Mental Health Support Can Reduce Violence

Mental Health Support Can Reduce Violence

By: Judi Karp
Associate Dean, SINAI Schools

I got in the car after school and with a sense of dread, turned on the news station. It was just a few days after the Nevada Middle School shooting and I needed my daily dose of traffic reports to make it home.

I soon heard that there was another violent incident in a Middle School in Massachusetts and my heart sank. A Middle School student stabbed a 24 year old beloved teacher and dragged her body into the woods behind the school.

Lately the tragic stories of senseless acts of violence seem to occur on a daily basis.What is going on? Is it the ubiquitous exposure to violence that has caused the increase of violence in the schools? Is the increase of violence across society at large? What about the young woman in Washington DC who was shot by police with her young daughter in the car. How did that happen? What mother would knowingly expose her child to such danger?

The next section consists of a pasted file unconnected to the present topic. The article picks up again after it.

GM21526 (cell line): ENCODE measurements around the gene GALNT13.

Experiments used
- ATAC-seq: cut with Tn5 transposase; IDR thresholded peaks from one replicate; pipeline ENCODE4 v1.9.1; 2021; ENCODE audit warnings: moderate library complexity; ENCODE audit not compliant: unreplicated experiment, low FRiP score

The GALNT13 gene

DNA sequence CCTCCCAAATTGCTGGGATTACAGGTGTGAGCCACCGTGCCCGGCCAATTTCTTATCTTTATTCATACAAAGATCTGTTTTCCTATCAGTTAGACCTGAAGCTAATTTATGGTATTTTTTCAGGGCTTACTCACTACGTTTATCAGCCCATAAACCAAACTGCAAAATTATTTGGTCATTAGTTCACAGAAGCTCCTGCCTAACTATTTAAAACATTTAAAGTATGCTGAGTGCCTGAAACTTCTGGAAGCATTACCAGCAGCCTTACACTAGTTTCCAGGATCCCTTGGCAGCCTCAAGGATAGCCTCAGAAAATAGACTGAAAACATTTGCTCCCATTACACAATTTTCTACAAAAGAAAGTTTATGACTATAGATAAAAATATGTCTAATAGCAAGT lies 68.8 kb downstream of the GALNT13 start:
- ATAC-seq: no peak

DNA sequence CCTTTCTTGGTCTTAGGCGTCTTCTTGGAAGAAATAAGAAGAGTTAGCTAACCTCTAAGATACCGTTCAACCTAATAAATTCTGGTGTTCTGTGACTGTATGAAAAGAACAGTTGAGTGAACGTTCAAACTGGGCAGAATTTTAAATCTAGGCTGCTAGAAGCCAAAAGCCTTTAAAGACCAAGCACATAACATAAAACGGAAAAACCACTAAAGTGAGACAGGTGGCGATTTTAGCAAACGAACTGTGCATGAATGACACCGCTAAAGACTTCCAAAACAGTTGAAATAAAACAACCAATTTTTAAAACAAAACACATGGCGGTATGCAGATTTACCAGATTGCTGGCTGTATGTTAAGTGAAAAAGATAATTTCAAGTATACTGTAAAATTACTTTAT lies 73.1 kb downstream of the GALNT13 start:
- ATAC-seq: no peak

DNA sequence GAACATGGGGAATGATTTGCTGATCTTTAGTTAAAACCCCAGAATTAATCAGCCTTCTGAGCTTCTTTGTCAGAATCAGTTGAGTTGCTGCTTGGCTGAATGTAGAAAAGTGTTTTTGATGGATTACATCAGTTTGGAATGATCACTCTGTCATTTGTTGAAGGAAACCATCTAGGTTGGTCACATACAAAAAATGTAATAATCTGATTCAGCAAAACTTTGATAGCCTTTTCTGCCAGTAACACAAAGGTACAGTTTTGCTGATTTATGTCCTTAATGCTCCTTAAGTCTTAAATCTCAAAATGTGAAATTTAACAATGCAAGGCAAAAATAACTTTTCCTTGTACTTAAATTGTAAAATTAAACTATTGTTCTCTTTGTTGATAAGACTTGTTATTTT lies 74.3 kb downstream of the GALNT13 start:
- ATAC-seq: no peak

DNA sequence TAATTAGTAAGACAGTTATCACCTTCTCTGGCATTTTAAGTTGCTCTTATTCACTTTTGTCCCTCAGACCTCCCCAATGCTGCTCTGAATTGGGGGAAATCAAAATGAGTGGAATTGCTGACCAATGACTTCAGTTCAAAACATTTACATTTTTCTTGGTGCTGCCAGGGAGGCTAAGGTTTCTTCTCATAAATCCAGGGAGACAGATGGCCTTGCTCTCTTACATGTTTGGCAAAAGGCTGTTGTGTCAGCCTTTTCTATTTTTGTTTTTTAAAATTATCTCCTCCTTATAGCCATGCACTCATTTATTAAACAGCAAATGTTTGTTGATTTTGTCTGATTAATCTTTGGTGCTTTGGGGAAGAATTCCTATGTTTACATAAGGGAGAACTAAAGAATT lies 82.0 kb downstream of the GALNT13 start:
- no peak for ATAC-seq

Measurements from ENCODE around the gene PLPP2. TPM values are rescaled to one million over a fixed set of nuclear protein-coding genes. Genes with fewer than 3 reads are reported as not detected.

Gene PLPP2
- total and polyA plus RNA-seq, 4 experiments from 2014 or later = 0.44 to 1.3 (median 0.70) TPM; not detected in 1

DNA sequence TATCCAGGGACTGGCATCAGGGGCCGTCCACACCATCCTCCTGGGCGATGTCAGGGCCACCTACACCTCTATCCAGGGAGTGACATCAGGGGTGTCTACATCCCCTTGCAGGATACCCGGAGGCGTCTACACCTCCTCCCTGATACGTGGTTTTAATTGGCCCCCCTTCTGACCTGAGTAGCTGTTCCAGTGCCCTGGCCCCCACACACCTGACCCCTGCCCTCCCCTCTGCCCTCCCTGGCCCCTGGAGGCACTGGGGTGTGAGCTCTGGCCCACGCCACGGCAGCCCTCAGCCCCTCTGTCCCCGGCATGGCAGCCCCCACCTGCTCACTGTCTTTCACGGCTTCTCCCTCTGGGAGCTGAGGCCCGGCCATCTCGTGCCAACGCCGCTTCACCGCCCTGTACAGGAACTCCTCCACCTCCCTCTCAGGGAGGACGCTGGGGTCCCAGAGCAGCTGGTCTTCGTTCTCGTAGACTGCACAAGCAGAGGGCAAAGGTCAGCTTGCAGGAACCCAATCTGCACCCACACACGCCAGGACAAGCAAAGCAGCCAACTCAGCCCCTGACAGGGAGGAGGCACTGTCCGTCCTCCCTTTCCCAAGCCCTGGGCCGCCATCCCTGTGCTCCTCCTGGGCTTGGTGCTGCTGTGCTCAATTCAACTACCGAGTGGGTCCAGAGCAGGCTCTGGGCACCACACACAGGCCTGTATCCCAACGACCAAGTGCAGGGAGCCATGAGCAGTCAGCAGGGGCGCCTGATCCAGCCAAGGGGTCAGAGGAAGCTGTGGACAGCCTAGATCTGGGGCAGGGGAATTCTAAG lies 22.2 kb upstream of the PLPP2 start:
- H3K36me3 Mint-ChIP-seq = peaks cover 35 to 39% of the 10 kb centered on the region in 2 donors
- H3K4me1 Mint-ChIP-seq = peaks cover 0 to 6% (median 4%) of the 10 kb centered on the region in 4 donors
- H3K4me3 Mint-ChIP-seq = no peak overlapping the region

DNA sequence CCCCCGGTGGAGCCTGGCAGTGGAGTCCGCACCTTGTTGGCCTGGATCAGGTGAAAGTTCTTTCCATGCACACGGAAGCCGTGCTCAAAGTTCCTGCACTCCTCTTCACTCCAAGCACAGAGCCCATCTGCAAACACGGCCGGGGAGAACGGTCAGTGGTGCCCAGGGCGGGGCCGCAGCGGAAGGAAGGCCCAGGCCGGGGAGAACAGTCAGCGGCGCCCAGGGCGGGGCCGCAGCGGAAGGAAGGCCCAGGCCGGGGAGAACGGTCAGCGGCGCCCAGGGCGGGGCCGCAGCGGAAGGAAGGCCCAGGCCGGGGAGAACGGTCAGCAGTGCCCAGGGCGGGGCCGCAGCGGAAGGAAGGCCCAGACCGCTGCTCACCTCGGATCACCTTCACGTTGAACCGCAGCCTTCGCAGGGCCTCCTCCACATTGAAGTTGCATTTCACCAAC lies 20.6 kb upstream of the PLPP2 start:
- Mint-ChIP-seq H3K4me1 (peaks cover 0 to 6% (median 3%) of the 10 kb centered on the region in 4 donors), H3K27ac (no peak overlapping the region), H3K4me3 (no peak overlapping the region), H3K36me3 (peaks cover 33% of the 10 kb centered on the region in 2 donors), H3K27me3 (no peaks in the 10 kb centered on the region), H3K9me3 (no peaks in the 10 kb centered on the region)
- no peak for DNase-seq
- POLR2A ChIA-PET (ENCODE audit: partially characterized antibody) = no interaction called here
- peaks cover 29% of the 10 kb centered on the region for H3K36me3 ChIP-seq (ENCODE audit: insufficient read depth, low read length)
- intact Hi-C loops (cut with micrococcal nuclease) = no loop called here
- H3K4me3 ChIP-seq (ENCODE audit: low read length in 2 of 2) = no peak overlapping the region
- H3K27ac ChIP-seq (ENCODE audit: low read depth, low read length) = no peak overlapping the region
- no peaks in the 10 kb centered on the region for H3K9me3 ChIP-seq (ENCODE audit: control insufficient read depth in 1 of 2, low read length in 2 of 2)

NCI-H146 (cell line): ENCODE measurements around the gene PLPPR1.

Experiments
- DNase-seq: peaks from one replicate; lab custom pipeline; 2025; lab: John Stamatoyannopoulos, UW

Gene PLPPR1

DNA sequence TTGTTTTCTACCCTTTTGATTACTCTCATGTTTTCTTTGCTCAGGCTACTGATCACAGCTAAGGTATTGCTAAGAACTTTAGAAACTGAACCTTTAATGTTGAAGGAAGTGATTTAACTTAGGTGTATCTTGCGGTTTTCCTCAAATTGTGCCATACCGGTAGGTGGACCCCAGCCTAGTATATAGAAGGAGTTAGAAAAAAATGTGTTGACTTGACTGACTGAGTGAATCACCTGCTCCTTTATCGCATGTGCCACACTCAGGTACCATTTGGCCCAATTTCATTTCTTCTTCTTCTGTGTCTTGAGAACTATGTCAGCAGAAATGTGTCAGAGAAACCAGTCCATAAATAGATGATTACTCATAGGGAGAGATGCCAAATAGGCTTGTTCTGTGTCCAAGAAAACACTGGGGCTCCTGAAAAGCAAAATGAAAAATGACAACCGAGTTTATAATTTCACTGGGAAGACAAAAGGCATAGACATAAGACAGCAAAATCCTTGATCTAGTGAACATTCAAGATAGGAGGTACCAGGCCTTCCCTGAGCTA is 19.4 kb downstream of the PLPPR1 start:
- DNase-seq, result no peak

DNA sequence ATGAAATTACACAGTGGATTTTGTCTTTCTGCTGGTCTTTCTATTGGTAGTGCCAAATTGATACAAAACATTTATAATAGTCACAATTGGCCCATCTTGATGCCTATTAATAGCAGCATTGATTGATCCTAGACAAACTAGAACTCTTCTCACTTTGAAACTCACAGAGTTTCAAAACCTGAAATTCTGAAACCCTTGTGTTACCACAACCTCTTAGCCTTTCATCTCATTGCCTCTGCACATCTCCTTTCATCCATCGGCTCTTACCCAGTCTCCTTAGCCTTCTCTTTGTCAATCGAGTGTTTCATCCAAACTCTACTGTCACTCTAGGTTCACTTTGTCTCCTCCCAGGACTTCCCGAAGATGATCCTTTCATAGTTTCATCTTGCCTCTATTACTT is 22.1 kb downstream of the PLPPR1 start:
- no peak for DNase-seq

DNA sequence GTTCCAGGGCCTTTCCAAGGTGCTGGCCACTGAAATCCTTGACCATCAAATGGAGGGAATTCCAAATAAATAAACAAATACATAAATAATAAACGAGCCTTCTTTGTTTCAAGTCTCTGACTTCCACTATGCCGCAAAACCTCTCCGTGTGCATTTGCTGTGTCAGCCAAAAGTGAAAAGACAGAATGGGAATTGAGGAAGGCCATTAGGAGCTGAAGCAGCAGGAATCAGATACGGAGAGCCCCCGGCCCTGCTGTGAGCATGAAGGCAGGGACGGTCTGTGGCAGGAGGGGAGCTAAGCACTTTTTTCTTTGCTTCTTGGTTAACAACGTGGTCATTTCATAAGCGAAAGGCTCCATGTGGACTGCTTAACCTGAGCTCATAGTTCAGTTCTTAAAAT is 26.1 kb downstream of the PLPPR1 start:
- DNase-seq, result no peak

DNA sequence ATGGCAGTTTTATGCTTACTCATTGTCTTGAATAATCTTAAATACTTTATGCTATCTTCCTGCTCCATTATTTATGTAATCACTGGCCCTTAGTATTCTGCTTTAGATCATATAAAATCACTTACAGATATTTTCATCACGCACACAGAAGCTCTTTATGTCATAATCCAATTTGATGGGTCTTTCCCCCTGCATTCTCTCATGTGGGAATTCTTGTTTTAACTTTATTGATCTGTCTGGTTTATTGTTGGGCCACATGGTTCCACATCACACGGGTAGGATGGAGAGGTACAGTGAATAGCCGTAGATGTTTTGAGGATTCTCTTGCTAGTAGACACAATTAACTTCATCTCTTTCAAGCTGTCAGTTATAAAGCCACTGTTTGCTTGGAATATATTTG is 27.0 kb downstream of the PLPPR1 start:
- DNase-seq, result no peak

Last night’s story was of an immigrant whose frustration that others had accomplished more than he had led to his stabbing his cousin and her four young children.

We are a society of fast moving achievers. The pace of our world feels faster and faster with the daily onslaught of emails, tweets and information. Family lives farther away and the lack of the simple yet vital support of community and family leave many isolated. The healing properties of silence and solace do not seem to reach too many of us.

We have become a community with too many frustrated and angry people. The common thread in these shootings is that these people are in distress and need mental health support. We take our children for well baby check ups, we go for our annual tests, but the mental health community has no such standard. We need to find a way to monitor mental health as seriously as we monitor physical health. People are suffering and we need to help them before it is too late.